Five days ago, a six-year-old girl was found in a drain near the Korangi Crossing in Karachi where she was left to die after being raped. Her throat was slit. Miraculously, she survived, was rescued and taken to the Civil Hospital. The doctor who initially examined the girl writes her account.
Her eyes were still as she lay covered in a flimsy white sheet on a gurney in the ambulance. The gurney was metallic and I couldn’t help but think how cold she must be.
I reached out towards her and touched her arm. I was startled at how deathly cold it was and wondered if she was still alive.
“No, no doctor sahb, see, she is breathing!” the ambulance driver told me. Immediately, all hell broke loose.
The cries of “She is alive!” echoed outside the hospital as doctors and paramedics rush toward the ambulance.
It was painful to even look at her. Her throat was slit open almost ear to ear.
My numb mind couldn’t register how she must have survived even a few minutes with the clotted blood in the gaping wound of her neck, let alone a few hours. “You mean, she was lying in the kachra kundi for the last two hours?” the paramedics asked in disbelief. “Give or take a few”, I replied.
She suddenly twitched and that’s when I realised I was still holding her hand. As I gently moved my hand up her arm to comfort her, I felt a raw patch on her skin. I gasped as I saw another deep wound on her wrist.
That’s when I realised she was not even wearing trousers. She couldn’t have been more than five or six years old. But in the many years of my medical career, I have seen rape victims even younger than her.
The surgeons arrived to examine her wounds. They had a close look at the wound on her neck and said it was a miracle she survived.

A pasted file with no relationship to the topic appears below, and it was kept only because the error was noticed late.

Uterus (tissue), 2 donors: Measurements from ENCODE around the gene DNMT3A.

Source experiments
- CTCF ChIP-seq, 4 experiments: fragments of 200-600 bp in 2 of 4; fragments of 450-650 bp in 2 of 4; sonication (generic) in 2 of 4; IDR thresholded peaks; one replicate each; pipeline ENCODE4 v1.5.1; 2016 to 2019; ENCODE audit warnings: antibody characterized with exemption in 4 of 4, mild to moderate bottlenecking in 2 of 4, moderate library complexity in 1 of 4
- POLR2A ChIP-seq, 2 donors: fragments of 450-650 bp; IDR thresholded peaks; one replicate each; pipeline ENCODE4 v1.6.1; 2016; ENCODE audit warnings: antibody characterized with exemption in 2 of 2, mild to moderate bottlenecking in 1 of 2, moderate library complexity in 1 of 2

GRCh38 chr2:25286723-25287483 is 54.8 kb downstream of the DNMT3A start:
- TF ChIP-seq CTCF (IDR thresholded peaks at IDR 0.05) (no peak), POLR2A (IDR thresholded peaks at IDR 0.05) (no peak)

“She is so lucky!” a nurse exclaimed. Lucky? If she had been lucky, she wouldn’t be here. She would be at home with her family.
Her hand remained clasped in mine as she was being taken to the operation theatre.
I brought my lips close to her ear. The raw, metallic smell of blood immediately hit my nostrils. I retched. I took a deep breath and stood there, imagining, only imagining, what she had gone through. I asked her what her name was and she only made a sound. I couldn’t make out what she was trying to say, so I asked again, but she just closed her eyes.
Does it hurt? She looked at me in exasperation, wondering why I had even asked such a stupidly obvious question. She pointed at her groin. I could see the pain in her eyes and felt it as my own.
In my career of more than 15 years in forensics, I have always taken pride in my ability to remain dispassionate. No matter how atrocious the case, I remain detached and do my job. I have seen the horrors of what people can do to other people and how some can endure the pain and survive. But what this girl had gone through didn’t seem real.
In the operation theatre, she was put under general anaesthesia. The surgeons operated on her neck wound, repairing it layer by layer.
Brutality is an inadequate word to describe what was done to her. She was used as a dishrag and then disposed off. Can the perpetrators even be called humans? They are roaming scot-free, and I quiver at the thought that they might target someone again.
After almost two hours, the surgeons were finished. The procedure to repair the severed tendons of her right hand would have to be done later. She was transferred to the ICU.
All I wanted to do that night when I went back home was hug my children and tell them how much I love them.
The next time I saw her was in the ICU. She opened her eyes and looked at me with half a smile. I marvelled at her courage.
The little girl was then visited by psychiatrists. She was found to be under severe stress and needs continuous therapy for rehabilitation. She will be evaluated every day by psychiatrists and psychologists. She has gone through trauma that is beyond our comprehension.
Physically, she is healing, though her trauma and emotional wounds will take a long time.